This agenda has been carried forward at every step with unconcealed contempt for African lives. In August 1998, the Clinton administration provocatively demonstrated the determination of the American ruling class to subjugate Sudan and steal its natural riches, attacking the Al-Shifa pharmaceutical factory, the largest such medicinal plant in Khartoum. The factory, one of the few components of advanced social infrastructure owned by the impoverished African nation, was claimed to be a chemical weapons factory run by al Qaeda. It since became clear that the bombing was a deliberate effort to degrade Sudan’s infrastructure and terrorize its population, as the US government proved unable to muster any evidence in support of claims that Al-Shifa was manufacturing nerve gas.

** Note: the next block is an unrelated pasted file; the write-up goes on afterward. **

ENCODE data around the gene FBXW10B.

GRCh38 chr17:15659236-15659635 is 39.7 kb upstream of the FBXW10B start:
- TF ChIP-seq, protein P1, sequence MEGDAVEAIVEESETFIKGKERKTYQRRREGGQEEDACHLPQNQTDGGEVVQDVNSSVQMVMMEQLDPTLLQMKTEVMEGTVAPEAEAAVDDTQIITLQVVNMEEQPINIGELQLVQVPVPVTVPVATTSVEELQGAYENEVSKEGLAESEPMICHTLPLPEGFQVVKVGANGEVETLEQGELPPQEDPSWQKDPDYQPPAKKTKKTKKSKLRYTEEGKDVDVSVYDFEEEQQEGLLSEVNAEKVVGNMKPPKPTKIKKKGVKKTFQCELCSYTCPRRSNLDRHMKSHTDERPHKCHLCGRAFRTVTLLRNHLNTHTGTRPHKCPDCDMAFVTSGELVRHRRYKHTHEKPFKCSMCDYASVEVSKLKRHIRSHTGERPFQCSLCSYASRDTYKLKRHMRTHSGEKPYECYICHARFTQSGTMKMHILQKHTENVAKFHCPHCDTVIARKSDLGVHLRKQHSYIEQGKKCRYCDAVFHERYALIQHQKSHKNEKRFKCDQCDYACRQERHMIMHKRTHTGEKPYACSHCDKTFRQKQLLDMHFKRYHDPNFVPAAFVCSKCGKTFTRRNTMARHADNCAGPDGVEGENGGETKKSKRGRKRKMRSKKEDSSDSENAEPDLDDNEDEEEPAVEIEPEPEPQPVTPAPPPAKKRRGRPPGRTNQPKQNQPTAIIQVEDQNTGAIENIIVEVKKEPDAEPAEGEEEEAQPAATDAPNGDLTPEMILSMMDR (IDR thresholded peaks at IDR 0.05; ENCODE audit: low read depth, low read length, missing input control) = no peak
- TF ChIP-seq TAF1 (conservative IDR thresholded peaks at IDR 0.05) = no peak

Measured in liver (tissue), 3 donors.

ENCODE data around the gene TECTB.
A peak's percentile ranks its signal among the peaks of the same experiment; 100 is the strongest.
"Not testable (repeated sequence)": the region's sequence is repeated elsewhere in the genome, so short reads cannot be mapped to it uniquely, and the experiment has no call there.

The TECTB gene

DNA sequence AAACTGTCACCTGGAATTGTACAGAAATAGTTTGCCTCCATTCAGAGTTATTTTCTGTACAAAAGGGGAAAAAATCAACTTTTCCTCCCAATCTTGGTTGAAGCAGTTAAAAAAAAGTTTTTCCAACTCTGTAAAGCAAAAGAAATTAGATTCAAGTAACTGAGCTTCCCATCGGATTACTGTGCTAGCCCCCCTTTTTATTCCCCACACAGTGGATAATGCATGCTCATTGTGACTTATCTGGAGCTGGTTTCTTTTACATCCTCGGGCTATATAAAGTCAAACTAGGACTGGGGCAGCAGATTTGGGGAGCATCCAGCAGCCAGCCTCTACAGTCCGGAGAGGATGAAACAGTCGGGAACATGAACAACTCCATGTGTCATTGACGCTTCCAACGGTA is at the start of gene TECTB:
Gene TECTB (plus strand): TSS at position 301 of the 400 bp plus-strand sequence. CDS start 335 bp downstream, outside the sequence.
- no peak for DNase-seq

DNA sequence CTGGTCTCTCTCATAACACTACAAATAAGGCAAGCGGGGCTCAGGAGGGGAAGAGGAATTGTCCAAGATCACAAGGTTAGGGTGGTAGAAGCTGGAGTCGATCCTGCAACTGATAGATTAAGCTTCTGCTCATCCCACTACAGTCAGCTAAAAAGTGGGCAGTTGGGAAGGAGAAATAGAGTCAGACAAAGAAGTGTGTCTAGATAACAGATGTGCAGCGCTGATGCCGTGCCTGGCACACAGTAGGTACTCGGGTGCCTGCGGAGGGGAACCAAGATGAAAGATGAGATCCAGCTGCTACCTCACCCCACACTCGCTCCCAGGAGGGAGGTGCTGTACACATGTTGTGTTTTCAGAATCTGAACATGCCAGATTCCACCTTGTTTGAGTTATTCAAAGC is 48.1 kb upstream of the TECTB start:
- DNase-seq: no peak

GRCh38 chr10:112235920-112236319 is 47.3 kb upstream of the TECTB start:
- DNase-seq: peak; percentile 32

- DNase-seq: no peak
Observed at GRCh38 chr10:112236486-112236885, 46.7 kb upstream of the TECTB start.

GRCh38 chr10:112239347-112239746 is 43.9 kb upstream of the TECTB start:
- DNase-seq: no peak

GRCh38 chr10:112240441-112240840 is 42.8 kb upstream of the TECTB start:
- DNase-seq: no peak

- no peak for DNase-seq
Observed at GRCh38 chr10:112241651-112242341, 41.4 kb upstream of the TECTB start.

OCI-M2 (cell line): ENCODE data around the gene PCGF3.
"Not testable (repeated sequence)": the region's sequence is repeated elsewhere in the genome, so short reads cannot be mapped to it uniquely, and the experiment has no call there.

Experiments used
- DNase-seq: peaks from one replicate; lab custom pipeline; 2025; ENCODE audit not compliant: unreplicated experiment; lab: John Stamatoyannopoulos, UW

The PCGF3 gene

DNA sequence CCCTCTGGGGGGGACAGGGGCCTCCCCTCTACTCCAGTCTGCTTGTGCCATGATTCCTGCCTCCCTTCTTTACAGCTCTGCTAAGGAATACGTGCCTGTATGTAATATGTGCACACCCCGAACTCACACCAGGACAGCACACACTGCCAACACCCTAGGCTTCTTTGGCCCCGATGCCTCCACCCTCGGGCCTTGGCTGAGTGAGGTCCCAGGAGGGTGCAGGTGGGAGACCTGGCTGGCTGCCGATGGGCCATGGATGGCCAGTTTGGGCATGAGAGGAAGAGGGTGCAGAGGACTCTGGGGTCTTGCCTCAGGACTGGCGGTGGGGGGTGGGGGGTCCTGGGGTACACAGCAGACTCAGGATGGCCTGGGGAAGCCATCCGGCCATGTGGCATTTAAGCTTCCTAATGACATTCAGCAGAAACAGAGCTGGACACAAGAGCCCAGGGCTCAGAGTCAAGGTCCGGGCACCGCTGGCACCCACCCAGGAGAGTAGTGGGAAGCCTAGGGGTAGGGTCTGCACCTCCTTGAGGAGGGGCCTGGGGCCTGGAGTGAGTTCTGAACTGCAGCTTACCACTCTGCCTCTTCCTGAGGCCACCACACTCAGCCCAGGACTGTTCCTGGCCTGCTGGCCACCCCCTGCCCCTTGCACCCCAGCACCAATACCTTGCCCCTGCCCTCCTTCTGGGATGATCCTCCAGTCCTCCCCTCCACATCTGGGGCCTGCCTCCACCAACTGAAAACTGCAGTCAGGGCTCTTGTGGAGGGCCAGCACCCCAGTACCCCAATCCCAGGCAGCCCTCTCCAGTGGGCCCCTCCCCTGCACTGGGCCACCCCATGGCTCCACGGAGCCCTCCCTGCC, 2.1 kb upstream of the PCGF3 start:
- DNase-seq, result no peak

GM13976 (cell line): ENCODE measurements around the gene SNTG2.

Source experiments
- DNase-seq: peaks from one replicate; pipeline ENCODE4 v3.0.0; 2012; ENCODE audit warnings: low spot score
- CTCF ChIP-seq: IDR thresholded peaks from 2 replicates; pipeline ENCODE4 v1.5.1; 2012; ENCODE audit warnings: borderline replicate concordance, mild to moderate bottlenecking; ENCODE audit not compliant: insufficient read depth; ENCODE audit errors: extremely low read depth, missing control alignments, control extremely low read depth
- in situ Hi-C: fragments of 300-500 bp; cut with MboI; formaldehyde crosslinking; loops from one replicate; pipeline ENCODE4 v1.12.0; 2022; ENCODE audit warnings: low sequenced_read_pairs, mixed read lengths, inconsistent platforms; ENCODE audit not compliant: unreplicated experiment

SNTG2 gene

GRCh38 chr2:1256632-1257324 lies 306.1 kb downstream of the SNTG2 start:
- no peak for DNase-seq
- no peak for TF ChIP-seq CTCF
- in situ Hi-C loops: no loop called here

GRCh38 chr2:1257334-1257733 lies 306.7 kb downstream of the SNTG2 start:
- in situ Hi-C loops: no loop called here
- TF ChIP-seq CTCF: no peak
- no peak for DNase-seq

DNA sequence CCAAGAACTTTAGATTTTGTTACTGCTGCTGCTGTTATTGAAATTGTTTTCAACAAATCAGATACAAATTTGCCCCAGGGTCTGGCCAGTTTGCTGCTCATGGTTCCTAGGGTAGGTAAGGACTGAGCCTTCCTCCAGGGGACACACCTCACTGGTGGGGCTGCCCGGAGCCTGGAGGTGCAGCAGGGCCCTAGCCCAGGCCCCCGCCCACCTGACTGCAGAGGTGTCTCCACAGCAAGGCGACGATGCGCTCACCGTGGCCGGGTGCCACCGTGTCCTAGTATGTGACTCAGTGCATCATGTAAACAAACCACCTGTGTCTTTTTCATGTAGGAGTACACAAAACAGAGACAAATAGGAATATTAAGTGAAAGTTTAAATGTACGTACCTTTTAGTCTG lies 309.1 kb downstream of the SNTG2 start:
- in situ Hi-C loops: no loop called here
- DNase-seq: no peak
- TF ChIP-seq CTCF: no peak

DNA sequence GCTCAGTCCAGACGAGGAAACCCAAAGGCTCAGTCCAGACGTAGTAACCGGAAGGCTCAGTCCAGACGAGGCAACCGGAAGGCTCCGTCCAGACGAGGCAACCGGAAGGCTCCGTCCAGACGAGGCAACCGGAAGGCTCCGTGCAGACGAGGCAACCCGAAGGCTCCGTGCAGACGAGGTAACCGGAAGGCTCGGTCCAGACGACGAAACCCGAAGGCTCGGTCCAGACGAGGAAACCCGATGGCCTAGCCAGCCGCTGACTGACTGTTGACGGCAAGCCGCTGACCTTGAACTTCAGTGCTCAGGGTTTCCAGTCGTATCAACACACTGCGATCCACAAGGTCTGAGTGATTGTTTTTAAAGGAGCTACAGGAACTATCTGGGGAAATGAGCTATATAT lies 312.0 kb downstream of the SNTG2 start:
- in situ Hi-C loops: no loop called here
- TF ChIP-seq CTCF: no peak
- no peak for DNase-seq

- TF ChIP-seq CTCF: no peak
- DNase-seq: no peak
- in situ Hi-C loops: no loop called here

The bombing of Al-Shifa foreshadowed the brutality that has come to characterize US Africa policy since 9/11 and the launching of the “Global War on Terror.” The crimes of the Clinton administration against Africa pale by comparison with those perpetrated by the latest Democratic administration of President Barack Obama, which has overseen the complete destruction of Libya and the ever growing militarization of Central and West Africa, including the establishment of a massive new “anti-terror” war zone centered around the Lake Chad Basin.

The fate of Sudan shows in microcosm the agenda being pursued by Washington throughout the entire ex- and semi-colonial world, which is to be smashed apart and redivided in accordance with the needs of the dominant capitalist governments.